MSNBC news anchor Katy Dur recounts a lifetime of chasing news. Her parents Marika Gerard and Bob (now Zoey) Tur gained fame and wealth as helicopter journalists covering such events as O.J. Simpson’s car chase before losing it all. At times her childhood was magical, but her abusive father’s unpredictable behavior left her with a complicated relationship, even before her father transitioned to a woman. Telling of her own rise from local reporter to foreign correspondent and eventually news anchor, Tur ponders on the roles and responsibilities of journalists.
After writing about her work on Trump’s 2016 campaign in Unbreakable, Katy Tur’s latest memoir felt more like a rough draft. Rough Draft focuses on three themes: Tur’s relationship with her father, her adult life and career, and her thoughts on journalism. Yet the themes didn’t intertwine well making the memoir feel rather unresolved on all fronts. I wish that Tur had waited another 5-10 years to add a few more chapters and a little more introspection.
I received a complimentary copy of this book from Atria Books through NetGalley. Opinions expressed in this review are completely my own.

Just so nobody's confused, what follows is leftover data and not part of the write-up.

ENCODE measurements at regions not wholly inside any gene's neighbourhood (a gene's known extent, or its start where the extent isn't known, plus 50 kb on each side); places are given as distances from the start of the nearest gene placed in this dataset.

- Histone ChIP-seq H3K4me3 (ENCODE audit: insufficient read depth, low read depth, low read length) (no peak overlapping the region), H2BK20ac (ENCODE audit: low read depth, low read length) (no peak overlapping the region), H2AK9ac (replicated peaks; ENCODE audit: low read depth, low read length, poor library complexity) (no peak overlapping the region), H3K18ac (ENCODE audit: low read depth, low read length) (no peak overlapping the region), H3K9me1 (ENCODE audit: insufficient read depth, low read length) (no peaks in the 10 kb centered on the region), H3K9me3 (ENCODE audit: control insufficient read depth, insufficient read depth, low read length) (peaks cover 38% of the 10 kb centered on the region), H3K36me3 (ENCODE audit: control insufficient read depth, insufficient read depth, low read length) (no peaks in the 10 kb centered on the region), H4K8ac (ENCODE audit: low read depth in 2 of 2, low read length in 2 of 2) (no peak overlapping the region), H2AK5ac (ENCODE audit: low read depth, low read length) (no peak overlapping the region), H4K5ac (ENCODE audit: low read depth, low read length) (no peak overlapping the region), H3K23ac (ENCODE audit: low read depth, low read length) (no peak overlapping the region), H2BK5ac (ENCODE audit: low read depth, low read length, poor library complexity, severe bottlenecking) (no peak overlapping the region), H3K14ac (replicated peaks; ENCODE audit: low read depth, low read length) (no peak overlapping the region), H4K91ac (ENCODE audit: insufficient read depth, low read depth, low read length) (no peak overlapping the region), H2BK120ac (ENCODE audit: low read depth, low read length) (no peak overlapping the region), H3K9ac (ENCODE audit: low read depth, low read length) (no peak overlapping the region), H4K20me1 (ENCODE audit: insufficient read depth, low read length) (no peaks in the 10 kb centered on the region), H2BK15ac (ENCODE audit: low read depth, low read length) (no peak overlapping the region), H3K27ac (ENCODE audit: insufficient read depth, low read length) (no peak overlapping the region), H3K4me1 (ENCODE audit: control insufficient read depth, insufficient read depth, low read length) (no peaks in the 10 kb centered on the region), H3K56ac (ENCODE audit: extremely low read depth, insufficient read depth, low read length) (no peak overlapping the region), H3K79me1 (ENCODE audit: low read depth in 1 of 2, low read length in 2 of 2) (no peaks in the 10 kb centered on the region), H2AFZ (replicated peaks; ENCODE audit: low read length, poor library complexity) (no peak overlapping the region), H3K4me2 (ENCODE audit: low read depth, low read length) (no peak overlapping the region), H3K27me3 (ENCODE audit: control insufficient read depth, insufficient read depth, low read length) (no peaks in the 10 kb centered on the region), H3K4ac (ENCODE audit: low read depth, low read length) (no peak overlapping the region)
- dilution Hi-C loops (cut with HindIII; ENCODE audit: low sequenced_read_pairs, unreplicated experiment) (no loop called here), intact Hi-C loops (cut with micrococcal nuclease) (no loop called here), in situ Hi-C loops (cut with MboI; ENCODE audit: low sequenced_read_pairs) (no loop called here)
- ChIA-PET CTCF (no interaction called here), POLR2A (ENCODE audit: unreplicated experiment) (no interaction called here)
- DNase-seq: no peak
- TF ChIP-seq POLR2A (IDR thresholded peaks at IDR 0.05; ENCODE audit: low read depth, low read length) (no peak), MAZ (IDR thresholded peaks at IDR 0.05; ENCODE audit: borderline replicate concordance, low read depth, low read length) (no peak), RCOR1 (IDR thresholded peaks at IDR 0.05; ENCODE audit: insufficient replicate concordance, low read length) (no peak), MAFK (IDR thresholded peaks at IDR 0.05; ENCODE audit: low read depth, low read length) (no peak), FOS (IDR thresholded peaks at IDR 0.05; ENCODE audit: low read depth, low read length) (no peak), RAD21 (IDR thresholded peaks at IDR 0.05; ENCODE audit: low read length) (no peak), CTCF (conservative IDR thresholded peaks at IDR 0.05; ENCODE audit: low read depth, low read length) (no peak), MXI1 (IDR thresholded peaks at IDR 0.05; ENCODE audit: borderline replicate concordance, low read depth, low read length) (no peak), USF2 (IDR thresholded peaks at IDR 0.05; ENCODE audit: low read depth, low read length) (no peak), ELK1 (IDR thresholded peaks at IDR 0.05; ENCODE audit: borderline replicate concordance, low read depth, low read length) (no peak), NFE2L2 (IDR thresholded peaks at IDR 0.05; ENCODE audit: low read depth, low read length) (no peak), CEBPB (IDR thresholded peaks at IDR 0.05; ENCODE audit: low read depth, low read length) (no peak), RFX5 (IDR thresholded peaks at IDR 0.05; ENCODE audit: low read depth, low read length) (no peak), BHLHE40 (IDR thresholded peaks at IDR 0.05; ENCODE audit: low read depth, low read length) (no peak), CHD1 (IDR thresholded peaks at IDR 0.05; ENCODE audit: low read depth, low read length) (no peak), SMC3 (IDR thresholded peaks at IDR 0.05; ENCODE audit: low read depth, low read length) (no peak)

Emmanuel Acho, former NFL player turned sports analyst, takes on the hard questions that many white Americans are afraid to ask but need to know to be more informed. Based on his hit YouTube series, Acho presents each topic as a way to help people increase their understanding and change their behaviors to help end racism in America.
Uncomfortable Conversations with a Black Man is an excellent beginning primer on race and racism in America. Acho patiently discusses both basic topics and deeper concerns such as white privilege, and reverse racism. An approachable reading, Acho’s book is a good starting place, full of recommendations on how to deepen your understanding.